I don’t like “Web 2.0” or “social media” (as Paul mentioned). When I started to hear these terms, I was amused and annoyed because I recall when people started creating personal Web pages in the mid 1990s. As far as I am concerned, the main development that has come along since then is that MySpace and (later) Facebook happened, lowering the bar for entry into the world of Web content creation. Now, users don’t have to learn HTML, and it is much easier for them to find one another.

    #9643
    Alfredo_T
    Participant

    Re: negative re-branding of the word “hacker.”

    Years ago, I produced a shocked reaction from a co-worker when I used the term “virus developer” to refer to the people who create computer viruses. In my recollection, it just slipped out of my mouth, and I was not trying to be funny or ironic. I did counter the shocked reaction with something like, “writing a computer virus would take a lot of skill because one would need to find and understand security vulnerabilities of software that the original creators of the software overlooked. In that sense, I do think of virus creators as software developers.”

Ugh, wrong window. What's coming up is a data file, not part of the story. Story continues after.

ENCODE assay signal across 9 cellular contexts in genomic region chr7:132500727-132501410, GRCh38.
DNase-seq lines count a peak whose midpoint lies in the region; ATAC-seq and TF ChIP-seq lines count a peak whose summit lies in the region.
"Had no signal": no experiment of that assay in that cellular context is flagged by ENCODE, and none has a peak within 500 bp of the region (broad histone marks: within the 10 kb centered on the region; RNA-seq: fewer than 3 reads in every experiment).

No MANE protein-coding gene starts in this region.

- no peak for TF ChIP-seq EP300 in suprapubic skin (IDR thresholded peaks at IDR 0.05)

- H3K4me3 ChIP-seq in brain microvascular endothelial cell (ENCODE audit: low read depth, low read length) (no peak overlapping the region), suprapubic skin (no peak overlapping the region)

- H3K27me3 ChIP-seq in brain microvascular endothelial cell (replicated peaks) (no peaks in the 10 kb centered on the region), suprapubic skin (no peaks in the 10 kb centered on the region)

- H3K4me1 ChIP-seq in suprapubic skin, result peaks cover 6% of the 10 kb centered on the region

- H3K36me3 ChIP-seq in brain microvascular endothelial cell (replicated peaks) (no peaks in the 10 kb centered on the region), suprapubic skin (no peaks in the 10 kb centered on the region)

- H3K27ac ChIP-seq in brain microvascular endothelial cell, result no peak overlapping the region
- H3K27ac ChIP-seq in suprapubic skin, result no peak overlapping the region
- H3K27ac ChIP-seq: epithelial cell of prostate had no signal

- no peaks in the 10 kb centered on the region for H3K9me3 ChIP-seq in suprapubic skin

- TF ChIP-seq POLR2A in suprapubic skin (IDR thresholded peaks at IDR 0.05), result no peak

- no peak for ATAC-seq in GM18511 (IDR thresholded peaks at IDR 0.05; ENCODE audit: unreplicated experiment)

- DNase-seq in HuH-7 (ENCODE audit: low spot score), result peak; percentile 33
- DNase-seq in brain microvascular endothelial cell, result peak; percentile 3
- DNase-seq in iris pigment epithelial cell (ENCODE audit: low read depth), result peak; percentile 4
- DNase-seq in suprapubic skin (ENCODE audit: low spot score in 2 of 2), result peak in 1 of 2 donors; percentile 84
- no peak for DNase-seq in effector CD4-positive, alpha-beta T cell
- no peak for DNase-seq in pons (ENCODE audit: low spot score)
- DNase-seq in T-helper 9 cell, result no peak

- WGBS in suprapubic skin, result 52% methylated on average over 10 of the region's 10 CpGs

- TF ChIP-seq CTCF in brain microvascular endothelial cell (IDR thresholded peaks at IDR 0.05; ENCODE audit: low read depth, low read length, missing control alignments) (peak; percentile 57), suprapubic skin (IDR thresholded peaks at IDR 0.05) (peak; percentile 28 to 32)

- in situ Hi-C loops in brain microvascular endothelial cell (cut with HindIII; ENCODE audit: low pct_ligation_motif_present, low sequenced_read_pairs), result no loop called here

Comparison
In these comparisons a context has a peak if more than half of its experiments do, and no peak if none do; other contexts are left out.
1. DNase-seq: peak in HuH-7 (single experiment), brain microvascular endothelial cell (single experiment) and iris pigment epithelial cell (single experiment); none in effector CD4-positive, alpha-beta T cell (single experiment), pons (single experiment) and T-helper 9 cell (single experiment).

#9735
    Vitalogy
    Participant

    Let’s get back to the term African-American.

    Would a white person from South Africa who lives in the US refer to themselves as African-American?

    #10269
    Alfredo_T
    Participant

    I am not a fan of the use of the prefixes “micro” and “mega” to mean small and large, respectively. Today, I read the term “micro site” for the first time, and I was not impressed.

    The intended use of the word “micro” is as a prefix before a unit to mean one millionth (1.0E-6).

    The intended use of the word “mega” is as a prefix before a unit to mean one million (1.0E+6).